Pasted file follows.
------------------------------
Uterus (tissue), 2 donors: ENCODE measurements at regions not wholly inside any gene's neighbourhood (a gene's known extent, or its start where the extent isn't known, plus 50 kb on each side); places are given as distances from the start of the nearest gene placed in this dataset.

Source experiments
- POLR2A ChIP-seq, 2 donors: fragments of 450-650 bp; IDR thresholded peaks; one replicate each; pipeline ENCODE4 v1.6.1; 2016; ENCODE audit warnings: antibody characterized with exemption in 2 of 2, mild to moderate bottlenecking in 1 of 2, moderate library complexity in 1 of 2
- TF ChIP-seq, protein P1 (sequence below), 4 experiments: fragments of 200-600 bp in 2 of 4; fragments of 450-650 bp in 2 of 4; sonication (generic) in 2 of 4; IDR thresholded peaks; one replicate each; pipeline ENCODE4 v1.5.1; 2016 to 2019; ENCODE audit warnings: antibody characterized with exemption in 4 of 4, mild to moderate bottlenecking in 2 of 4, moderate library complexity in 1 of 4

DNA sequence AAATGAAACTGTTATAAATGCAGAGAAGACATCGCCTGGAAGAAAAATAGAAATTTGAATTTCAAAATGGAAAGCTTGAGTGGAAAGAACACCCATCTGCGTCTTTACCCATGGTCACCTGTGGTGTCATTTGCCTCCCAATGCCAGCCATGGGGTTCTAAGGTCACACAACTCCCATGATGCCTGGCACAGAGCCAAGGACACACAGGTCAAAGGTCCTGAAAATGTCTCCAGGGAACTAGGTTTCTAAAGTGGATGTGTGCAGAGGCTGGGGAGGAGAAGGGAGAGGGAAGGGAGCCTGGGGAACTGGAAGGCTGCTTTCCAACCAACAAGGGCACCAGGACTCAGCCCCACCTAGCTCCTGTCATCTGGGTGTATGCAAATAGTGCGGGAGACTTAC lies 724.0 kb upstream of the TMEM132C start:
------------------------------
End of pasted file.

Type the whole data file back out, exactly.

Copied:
Uterus (tissue), 2 donors: ENCODE measurements at regions not wholly inside any gene's neighbourhood (a gene's known extent, or its start where the extent isn't known, plus 50 kb on each side); places are given as distances from the start of the nearest gene placed in this dataset.

Source experiments
- POLR2A ChIP-seq, 2 donors: fragments of 450-650 bp; IDR thresholded peaks; one replicate each; pipeline ENCODE4 v1.6.1; 2016; ENCODE audit warnings: antibody characterized with exemption in 2 of 2, mild to moderate bottlenecking in 1 of 2, moderate library complexity in 1 of 2
- TF ChIP-seq, protein P1 (sequence below), 4 experiments: fragments of 200-600 bp in 2 of 4; fragments of 450-650 bp in 2 of 4; sonication (generic) in 2 of 4; IDR thresholded peaks; one replicate each; pipeline ENCODE4 v1.5.1; 2016 to 2019; ENCODE audit warnings: antibody characterized with exemption in 4 of 4, mild to moderate bottlenecking in 2 of 4, moderate library complexity in 1 of 4

DNA sequence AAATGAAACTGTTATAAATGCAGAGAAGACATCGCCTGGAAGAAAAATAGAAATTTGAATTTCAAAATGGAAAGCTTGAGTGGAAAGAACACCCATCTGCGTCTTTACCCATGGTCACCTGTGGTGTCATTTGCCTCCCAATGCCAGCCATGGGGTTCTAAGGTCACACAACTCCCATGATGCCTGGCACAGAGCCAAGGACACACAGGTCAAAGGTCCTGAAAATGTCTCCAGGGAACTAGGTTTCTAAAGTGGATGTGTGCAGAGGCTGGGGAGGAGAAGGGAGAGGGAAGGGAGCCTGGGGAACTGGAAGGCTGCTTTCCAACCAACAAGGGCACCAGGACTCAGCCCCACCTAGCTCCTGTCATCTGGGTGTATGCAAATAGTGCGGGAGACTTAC lies 724.0 kb upstream of the TMEM132C start: